But drugmakers have argued this could suck supplies out of Greece if Athens leaves the euro and prices in euro terms fall sharply. The European Association of Euro Pharmaceutical Companies, representing firms involved in this so-called parallel trade, said drugmakers were wrong to say supplies could be in jeopardy if Europe did not take such emergency...» Read More
Hey folks--we have guest blogger Jeff Mishlove's contest picks for the day. Let's get right to his comments: Now that the Tuesday results are in, I see that my top recommendation for Monday had a significant price gain. That was Adtran, Inc., which rose 6.16%. This stock had a lot going for it: it was favored by hedge funds and professional investors; it was approaching its 52-week high; a significant amount of stock was controlled by short sellers..
Fast-selling cancer drugs boosted first-quarter sales at Roche Holding by 16% to 11.4 billion Swiss francs ($9.41 billion), the Swiss drugmaker said, raising its outlook for the full year.
Should the government be allowed to negotiate Medicare drug prices? Two health-policy experts joined "Power Lunch" to debate whether Federal influence will damage the free market -- or if the current ban on government negotiations hurts the consumer more.
Merck and GlaxoSmithKline both released news about their respective treatments for human papillomavirus Tuesday, leaving them "duking it out over what's expected to be the multi-billion dollar HPV cervical cancer vaccine market," reported CNBC's Mike Huckman.
Johnson & Johnson beat the Street and raised its outlook for this year, but the hybrid Pharma/Consumer Products/Medical Devices company posted a much bigger drop in sales of its highly profitable drug-coated stents than analysts expected. Stents are the expensive, little wire mesh tubes that prop open clogged arteries. Recently, sales of stents coated with drugs have come under increasing scrutiny over safety.
Blogger Timothy Sykes is back with his contest picks. Here's his post: I hope everyone tuned in Friday to witness me becoming the first guest to bring female models on CNBC to show off the beauty of stock charts. The audience and the other studio guests loved it so hopefully I’ve started a new trend. We’ll see…This week’s picks are (in order of importance)...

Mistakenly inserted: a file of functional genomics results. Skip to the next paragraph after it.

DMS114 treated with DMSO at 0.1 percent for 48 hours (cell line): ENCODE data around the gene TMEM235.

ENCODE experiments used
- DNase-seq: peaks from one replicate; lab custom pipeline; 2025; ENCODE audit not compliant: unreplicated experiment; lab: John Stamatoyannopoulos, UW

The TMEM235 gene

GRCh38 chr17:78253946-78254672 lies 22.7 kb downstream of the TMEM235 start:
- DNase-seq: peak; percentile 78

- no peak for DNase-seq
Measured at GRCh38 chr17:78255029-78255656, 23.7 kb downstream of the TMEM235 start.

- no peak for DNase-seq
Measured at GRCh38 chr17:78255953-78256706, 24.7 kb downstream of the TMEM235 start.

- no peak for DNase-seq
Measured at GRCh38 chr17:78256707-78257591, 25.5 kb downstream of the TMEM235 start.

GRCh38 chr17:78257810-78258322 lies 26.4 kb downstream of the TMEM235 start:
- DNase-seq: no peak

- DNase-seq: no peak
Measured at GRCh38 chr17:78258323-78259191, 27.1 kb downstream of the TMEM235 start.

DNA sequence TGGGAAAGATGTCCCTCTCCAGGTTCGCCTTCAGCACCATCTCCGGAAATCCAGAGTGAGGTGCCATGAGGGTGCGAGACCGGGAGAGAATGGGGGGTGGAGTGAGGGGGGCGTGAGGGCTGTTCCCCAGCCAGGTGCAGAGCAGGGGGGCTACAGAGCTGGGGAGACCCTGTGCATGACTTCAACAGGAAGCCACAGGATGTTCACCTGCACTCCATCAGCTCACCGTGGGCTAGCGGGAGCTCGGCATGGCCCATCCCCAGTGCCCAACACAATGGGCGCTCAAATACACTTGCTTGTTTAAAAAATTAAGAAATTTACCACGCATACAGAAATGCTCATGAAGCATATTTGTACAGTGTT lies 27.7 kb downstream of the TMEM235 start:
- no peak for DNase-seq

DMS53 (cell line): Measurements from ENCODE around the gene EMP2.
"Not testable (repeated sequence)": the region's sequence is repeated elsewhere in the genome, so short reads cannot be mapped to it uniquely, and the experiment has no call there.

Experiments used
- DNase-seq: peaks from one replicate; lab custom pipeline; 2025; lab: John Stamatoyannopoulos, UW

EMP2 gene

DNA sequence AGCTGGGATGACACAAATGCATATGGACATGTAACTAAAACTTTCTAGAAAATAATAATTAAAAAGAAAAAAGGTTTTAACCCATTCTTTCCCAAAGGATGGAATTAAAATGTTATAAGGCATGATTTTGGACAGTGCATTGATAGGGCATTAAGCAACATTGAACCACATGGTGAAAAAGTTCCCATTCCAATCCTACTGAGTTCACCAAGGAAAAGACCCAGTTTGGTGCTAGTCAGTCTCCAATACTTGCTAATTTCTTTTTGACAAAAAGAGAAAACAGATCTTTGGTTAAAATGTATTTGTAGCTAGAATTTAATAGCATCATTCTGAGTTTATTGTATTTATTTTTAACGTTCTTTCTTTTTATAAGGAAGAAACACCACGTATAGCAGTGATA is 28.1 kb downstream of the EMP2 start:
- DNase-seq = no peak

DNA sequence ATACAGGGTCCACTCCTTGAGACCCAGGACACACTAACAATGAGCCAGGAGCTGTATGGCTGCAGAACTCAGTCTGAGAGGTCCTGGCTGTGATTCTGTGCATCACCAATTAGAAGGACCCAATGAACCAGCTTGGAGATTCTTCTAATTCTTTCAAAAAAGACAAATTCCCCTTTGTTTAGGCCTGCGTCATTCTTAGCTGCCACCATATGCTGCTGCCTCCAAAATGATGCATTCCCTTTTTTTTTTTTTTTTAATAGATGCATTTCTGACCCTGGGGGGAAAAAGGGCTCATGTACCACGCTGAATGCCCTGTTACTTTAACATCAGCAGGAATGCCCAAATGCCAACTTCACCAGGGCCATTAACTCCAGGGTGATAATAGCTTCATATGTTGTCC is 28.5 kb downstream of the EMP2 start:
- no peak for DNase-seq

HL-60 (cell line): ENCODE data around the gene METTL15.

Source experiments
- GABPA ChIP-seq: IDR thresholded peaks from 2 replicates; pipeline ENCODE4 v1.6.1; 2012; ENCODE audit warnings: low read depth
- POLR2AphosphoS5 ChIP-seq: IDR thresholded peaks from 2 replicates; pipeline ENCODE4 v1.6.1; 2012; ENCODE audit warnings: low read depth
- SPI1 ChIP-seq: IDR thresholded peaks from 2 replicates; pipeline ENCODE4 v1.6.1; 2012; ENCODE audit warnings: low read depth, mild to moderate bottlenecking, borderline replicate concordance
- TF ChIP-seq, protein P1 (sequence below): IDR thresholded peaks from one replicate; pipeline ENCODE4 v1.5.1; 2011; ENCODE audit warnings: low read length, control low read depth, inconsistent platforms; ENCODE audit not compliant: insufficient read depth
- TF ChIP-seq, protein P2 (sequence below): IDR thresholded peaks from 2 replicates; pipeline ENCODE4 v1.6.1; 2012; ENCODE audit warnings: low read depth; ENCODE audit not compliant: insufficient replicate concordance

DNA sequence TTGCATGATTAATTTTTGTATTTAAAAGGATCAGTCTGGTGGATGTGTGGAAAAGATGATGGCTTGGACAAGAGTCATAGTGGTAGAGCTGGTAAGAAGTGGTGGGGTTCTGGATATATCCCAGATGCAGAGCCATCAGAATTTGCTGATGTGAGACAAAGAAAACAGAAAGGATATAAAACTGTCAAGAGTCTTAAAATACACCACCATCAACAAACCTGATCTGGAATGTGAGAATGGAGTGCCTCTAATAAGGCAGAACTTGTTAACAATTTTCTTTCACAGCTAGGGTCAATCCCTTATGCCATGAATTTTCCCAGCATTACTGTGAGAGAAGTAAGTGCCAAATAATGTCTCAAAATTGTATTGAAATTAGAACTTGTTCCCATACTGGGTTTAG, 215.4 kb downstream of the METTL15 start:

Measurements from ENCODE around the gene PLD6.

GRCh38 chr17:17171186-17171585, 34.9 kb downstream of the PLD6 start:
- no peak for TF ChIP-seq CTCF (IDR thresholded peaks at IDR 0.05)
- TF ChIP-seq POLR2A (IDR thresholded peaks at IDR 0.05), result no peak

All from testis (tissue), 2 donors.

Healthcare giant Johnson & Johnson reported quarterly earnings above Wall Street estimates and raised 2007 earnings guidance, sending shares up almost 3%.
We have more video from Friday night's contest program, "How To Win." Specifically, more stock picks from our guest analysts. One of them, Timothy Sykes, who is also a guest blogger, loves the charts as you'll hear him explain. He also explains, his picks could have an upside, as well as a down side. So it's buyer beware for sure (fyi--it's that way with all the picks!).
Pharmaceutical maker Shire said Monday that its shareholders approved the proposed acquisition of New River Pharmaceuticals.
Drug maker Eli Lilly reported first-quarter earnings and sales ahead of market expectations Monday and also boosted guidance for the year, thanks to strong sales of drugs for schizophrenia and depression.
Here's our look at contest stocks from Thursday's close to Friday's close. Old stand by Freemont General brought owners/sellers some new gains. The most active and widely held stocks remained pretty much the same as they have been. One of the best performers Cott, was up on consolidation news involving Cadbury. Here's the breakdown: